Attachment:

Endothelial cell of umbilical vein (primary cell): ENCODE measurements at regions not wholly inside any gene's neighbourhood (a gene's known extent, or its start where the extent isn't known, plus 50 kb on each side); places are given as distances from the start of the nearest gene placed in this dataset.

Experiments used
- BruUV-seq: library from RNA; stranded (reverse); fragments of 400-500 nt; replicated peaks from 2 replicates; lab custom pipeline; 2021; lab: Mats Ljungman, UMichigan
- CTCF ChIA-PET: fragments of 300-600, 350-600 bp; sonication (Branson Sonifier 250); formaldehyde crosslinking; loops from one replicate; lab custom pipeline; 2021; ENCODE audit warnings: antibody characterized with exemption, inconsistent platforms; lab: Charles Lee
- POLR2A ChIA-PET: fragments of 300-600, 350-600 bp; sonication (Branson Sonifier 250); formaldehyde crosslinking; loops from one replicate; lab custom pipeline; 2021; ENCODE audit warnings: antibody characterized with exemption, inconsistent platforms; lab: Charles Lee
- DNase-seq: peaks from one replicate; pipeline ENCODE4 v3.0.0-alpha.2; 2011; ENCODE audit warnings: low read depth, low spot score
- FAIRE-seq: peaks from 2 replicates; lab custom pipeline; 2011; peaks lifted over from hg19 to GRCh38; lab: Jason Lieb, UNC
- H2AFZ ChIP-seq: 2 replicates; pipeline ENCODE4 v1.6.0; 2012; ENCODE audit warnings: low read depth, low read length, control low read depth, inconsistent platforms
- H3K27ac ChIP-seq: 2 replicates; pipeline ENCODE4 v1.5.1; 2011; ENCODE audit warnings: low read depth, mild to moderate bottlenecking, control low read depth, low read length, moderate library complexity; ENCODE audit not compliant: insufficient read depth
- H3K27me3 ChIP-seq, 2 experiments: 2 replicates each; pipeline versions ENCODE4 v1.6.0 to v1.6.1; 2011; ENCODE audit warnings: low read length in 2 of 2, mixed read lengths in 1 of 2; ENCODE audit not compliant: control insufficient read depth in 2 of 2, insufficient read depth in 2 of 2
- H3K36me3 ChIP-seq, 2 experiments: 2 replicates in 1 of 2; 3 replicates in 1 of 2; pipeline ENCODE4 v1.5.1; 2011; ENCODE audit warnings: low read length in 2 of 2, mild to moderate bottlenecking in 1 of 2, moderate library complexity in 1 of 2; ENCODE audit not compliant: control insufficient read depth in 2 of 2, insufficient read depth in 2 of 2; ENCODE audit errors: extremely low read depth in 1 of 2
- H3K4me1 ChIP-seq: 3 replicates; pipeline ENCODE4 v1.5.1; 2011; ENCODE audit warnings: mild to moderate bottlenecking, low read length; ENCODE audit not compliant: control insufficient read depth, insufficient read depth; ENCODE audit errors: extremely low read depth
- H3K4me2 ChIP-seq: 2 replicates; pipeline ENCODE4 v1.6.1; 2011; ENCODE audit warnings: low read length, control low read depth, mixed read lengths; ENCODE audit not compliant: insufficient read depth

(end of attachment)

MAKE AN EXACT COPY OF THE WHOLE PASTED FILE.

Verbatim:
Endothelial cell of umbilical vein (primary cell): ENCODE measurements at regions not wholly inside any gene's neighbourhood (a gene's known extent, or its start where the extent isn't known, plus 50 kb on each side); places are given as distances from the start of the nearest gene placed in this dataset.

Experiments used
- BruUV-seq: library from RNA; stranded (reverse); fragments of 400-500 nt; replicated peaks from 2 replicates; lab custom pipeline; 2021; lab: Mats Ljungman, UMichigan
- CTCF ChIA-PET: fragments of 300-600, 350-600 bp; sonication (Branson Sonifier 250); formaldehyde crosslinking; loops from one replicate; lab custom pipeline; 2021; ENCODE audit warnings: antibody characterized with exemption, inconsistent platforms; lab: Charles Lee
- POLR2A ChIA-PET: fragments of 300-600, 350-600 bp; sonication (Branson Sonifier 250); formaldehyde crosslinking; loops from one replicate; lab custom pipeline; 2021; ENCODE audit warnings: antibody characterized with exemption, inconsistent platforms; lab: Charles Lee
- DNase-seq: peaks from one replicate; pipeline ENCODE4 v3.0.0-alpha.2; 2011; ENCODE audit warnings: low read depth, low spot score
- FAIRE-seq: peaks from 2 replicates; lab custom pipeline; 2011; peaks lifted over from hg19 to GRCh38; lab: Jason Lieb, UNC
- H2AFZ ChIP-seq: 2 replicates; pipeline ENCODE4 v1.6.0; 2012; ENCODE audit warnings: low read depth, low read length, control low read depth, inconsistent platforms
- H3K27ac ChIP-seq: 2 replicates; pipeline ENCODE4 v1.5.1; 2011; ENCODE audit warnings: low read depth, mild to moderate bottlenecking, control low read depth, low read length, moderate library complexity; ENCODE audit not compliant: insufficient read depth
- H3K27me3 ChIP-seq, 2 experiments: 2 replicates each; pipeline versions ENCODE4 v1.6.0 to v1.6.1; 2011; ENCODE audit warnings: low read length in 2 of 2, mixed read lengths in 1 of 2; ENCODE audit not compliant: control insufficient read depth in 2 of 2, insufficient read depth in 2 of 2
- H3K36me3 ChIP-seq, 2 experiments: 2 replicates in 1 of 2; 3 replicates in 1 of 2; pipeline ENCODE4 v1.5.1; 2011; ENCODE audit warnings: low read length in 2 of 2, mild to moderate bottlenecking in 1 of 2, moderate library complexity in 1 of 2; ENCODE audit not compliant: control insufficient read depth in 2 of 2, insufficient read depth in 2 of 2; ENCODE audit errors: extremely low read depth in 1 of 2
- H3K4me1 ChIP-seq: 3 replicates; pipeline ENCODE4 v1.5.1; 2011; ENCODE audit warnings: mild to moderate bottlenecking, low read length; ENCODE audit not compliant: control insufficient read depth, insufficient read depth; ENCODE audit errors: extremely low read depth
- H3K4me2 ChIP-seq: 2 replicates; pipeline ENCODE4 v1.6.1; 2011; ENCODE audit warnings: low read length, control low read depth, mixed read lengths; ENCODE audit not compliant: insufficient read depth